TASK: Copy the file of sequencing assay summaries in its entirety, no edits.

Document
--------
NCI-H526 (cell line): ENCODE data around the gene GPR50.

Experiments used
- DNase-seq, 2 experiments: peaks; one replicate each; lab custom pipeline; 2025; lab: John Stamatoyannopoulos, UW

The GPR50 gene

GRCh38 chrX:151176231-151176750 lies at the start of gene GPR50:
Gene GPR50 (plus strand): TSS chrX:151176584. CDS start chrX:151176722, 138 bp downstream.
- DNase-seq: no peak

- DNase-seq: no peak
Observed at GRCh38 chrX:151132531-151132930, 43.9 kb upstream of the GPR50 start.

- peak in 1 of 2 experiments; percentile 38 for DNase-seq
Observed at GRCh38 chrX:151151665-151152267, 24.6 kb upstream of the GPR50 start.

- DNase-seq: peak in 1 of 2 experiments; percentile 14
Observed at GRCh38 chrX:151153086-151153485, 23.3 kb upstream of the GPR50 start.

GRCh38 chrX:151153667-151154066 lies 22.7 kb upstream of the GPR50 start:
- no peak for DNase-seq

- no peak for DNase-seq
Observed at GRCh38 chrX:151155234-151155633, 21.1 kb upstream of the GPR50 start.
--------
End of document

NCI-H526 (cell line): ENCODE data around the gene GPR50.

Experiments used
- DNase-seq, 2 experiments: peaks; one replicate each; lab custom pipeline; 2025; lab: John Stamatoyannopoulos, UW

The GPR50 gene

GRCh38 chrX:151176231-151176750 lies at the start of gene GPR50:
Gene GPR50 (plus strand): TSS chrX:151176584. CDS start chrX:151176722, 138 bp downstream.
- DNase-seq: no peak

- DNase-seq: no peak
Observed at GRCh38 chrX:151132531-151132930, 43.9 kb upstream of the GPR50 start.

- peak in 1 of 2 experiments; percentile 38 for DNase-seq
Observed at GRCh38 chrX:151151665-151152267, 24.6 kb upstream of the GPR50 start.

- DNase-seq: peak in 1 of 2 experiments; percentile 14
Observed at GRCh38 chrX:151153086-151153485, 23.3 kb upstream of the GPR50 start.

GRCh38 chrX:151153667-151154066 lies 22.7 kb upstream of the GPR50 start:
- no peak for DNase-seq

- no peak for DNase-seq
Observed at GRCh38 chrX:151155234-151155633, 21.1 kb upstream of the GPR50 start.